Two San Diego activists were thrown in jail Tuesday afternoon, held in contempt of court after they refused to testify before a federal grand jury. Judge Irma Gonzalez ordered that David Agranoff and Danae Kelley be held without bail, said Nik Hensey, spokesperson for the activists. A third activist, Michael Cardenas, was dismissed. It was not clear at press time why.
Last month, at least 10 local activists believed to have attended a talk by animal-rights activist Rod Coronado were subpoenaed to testify before the grand jury. Federal prosecutors have since named Coronado as the target of an investigation into a 2003 arson fire that destroyed an unfinished La Jolla apartment complex.
The fire, which Coronado has denied involvement with, was set in the early-morning hours on the same day he was scheduled to appear at the San Diego LGBT Center. Three of those subpoenaed-Cardenas, Agranoff and Kelley-refused to answer prosecutors' questions. The questions, they said, focused on whether they attended the talk and who else was there.
Two weeks ago, Gonzalez granted the trio immunity from prosecution if they agreed to cooperate with prosecutors. The three again declined to testify, citing their First Amendment right to free speech and free association.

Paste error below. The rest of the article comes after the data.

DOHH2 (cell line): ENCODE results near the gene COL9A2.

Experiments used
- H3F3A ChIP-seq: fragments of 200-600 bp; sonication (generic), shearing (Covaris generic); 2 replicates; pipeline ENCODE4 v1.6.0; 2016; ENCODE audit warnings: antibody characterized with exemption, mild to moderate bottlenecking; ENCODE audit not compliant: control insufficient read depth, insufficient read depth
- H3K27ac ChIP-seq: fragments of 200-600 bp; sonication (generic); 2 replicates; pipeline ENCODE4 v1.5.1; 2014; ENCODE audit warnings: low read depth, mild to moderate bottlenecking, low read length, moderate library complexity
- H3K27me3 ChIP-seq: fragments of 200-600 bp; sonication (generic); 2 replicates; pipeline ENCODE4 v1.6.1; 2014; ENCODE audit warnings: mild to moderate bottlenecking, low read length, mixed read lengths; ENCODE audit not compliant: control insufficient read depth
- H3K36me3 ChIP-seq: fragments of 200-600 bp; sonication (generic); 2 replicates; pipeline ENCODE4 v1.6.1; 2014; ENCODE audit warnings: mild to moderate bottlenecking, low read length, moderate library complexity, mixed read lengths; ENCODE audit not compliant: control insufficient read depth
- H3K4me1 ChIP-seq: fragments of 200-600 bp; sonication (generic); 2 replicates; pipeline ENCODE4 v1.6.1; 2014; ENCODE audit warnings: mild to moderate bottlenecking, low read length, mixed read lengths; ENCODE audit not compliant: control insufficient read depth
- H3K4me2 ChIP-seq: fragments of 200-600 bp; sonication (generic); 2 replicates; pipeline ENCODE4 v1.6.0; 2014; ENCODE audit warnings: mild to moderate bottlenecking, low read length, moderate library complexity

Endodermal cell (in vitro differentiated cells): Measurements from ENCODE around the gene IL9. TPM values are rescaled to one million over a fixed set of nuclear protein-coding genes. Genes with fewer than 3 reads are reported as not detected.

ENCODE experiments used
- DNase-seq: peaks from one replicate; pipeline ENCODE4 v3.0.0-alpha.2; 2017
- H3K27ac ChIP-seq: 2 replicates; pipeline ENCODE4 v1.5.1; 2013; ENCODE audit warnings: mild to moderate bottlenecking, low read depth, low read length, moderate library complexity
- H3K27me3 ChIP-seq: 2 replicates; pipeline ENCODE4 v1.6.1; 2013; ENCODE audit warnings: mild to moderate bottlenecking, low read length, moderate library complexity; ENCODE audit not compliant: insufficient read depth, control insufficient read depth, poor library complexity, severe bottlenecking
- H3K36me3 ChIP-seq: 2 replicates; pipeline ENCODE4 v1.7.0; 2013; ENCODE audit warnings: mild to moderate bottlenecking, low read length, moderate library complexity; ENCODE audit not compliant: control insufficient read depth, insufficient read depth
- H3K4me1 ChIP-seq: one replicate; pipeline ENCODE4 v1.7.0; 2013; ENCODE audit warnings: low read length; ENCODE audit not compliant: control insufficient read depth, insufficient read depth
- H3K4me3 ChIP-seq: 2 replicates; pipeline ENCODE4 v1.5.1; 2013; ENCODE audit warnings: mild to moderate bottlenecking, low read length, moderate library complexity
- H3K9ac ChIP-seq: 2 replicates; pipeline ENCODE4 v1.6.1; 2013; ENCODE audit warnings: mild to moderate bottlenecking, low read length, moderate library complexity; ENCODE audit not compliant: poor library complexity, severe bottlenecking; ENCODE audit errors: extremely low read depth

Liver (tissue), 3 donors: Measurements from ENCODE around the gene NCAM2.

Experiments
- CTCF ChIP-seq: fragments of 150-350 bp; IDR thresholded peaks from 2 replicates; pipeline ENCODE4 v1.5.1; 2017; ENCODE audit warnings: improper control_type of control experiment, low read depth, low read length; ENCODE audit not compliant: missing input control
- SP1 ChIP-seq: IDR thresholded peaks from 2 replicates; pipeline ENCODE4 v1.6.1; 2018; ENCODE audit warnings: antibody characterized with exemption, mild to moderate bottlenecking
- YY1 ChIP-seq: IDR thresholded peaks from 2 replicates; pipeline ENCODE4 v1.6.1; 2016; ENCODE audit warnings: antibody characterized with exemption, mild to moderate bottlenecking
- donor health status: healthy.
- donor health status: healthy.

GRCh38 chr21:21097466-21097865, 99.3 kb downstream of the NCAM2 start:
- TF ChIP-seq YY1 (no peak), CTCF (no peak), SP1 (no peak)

Early Tuesday morning, Agranoff, Cardenas and Kelley gathered with supporters before the court hearing at which the judge was to decide whether prosecutors' questions indeed violated their rights or whether to send the three to jail for contempt.
"We are going in to take a stand on the First Amendment," Agranoff told CityBeat. "I feel we have a clear-cut case.
"Whether the government sees that is another issue," he said.
The activists face an 18-month jail term, said Hensey. The jail term expires with the rotation of the grand jury. In a statement posted on the San Diego Independent Media Center website, Cardenas said that as far as he knows, there's little legal precedent for a witness to argue the First Amendment before a grand jury judge, even after that witness has been granted immunity.
"The general assumption is that [the FBI is] trying to create a web of information on who knows who for purposes beyond just this particular arsonist issue," said Martin Eder, who heads the group Activist San Diego. "There is a community of radical youth and they are doing everything possible to throw a cold chill on these folks."
Activists reiterated their belief that the grand jury was on a fishing expedition. "The FBI have said that their goal is to disrupt the environmental and animal-rights movements," said Agranoff. "The way they are trying to do that is to silence one of our most courageous leaders, Rod Coronado. They are trying to use us to get at Rod. We are not going to help them disrupt and dismantle the movement."
The Tuesday hearing was closed to the public, but attorneys for the three said later that they plan to appeal the judge's ruling.All of the activists maintain that Coronado is innocent. Coronado has said he was in Tucson when the La Jolla fire broke out. The Environmental Liberation Front (ELF) claimed responsibility for the fire but despite a two-year investigation and a $100,000 reward, there have been no arrests in the case.